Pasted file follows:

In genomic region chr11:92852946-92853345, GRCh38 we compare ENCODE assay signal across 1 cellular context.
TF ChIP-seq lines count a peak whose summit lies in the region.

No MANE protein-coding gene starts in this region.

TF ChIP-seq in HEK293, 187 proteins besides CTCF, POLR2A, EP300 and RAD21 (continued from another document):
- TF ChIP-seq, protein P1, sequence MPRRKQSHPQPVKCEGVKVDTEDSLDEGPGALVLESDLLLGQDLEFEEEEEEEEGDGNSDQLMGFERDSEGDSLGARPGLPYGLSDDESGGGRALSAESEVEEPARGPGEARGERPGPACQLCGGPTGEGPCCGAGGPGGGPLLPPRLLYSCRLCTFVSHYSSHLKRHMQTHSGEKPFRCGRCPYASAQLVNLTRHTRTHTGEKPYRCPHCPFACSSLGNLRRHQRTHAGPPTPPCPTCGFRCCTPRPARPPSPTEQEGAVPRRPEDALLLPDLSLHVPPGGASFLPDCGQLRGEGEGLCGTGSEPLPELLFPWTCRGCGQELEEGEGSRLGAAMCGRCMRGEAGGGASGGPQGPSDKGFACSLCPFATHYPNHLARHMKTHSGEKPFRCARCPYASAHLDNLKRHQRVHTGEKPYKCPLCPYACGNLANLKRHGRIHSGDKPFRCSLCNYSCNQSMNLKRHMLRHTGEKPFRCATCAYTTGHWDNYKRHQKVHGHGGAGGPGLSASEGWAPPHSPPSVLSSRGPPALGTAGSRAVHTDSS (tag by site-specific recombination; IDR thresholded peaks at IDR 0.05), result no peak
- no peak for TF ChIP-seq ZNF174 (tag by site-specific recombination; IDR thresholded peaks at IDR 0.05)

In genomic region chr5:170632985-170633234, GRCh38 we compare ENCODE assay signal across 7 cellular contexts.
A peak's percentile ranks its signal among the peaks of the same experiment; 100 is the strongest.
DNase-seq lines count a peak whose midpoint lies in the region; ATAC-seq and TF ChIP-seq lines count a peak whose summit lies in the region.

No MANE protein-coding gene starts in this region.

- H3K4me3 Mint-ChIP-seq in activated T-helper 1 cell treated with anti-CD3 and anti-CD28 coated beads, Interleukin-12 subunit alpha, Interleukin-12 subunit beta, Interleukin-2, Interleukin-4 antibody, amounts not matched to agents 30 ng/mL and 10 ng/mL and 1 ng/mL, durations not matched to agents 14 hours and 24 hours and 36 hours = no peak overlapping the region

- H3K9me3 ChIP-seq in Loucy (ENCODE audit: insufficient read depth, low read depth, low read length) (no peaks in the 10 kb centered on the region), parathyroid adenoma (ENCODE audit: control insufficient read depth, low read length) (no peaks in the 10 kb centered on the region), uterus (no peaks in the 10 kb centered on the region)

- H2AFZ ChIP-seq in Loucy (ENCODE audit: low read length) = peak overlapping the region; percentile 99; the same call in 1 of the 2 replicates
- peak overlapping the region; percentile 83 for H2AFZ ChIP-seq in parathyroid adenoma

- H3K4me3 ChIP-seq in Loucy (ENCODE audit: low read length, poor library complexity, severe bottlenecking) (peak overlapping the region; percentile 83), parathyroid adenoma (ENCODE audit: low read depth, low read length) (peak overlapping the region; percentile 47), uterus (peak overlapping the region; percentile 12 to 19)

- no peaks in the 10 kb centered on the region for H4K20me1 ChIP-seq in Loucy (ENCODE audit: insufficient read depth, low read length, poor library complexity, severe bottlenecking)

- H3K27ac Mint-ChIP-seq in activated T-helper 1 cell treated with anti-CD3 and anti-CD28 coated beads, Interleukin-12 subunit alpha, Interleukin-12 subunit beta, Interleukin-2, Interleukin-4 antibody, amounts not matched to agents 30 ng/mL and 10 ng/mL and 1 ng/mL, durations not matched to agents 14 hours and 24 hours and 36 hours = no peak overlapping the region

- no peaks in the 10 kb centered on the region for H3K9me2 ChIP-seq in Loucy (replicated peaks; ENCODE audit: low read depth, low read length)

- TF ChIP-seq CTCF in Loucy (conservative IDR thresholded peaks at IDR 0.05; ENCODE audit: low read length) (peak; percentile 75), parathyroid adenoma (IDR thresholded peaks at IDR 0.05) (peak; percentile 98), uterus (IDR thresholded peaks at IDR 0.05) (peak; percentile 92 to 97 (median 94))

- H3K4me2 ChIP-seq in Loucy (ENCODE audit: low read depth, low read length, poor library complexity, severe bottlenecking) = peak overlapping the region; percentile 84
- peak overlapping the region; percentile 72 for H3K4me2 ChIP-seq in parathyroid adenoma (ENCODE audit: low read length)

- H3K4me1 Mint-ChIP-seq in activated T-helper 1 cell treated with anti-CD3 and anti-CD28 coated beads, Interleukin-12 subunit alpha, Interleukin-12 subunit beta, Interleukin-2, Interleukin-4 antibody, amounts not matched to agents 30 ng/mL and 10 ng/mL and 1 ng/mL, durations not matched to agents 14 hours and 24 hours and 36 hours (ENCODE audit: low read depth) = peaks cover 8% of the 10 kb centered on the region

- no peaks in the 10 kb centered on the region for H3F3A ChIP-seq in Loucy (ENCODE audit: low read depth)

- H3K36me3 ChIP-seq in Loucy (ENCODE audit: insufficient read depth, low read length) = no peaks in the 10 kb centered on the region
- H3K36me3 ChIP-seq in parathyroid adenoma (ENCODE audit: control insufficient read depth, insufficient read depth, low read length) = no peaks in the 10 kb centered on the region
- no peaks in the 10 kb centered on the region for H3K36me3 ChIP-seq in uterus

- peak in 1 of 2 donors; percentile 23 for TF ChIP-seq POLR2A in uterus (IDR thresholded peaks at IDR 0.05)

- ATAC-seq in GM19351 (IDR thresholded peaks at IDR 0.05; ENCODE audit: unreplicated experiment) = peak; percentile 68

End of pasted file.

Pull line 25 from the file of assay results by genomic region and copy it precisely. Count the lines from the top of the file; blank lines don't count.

- H3K36me3 ChIP-seq in parathyroid adenoma (ENCODE audit: control insufficient read depth, insufficient read depth, low read length) = no peaks in the 10 kb centered on the region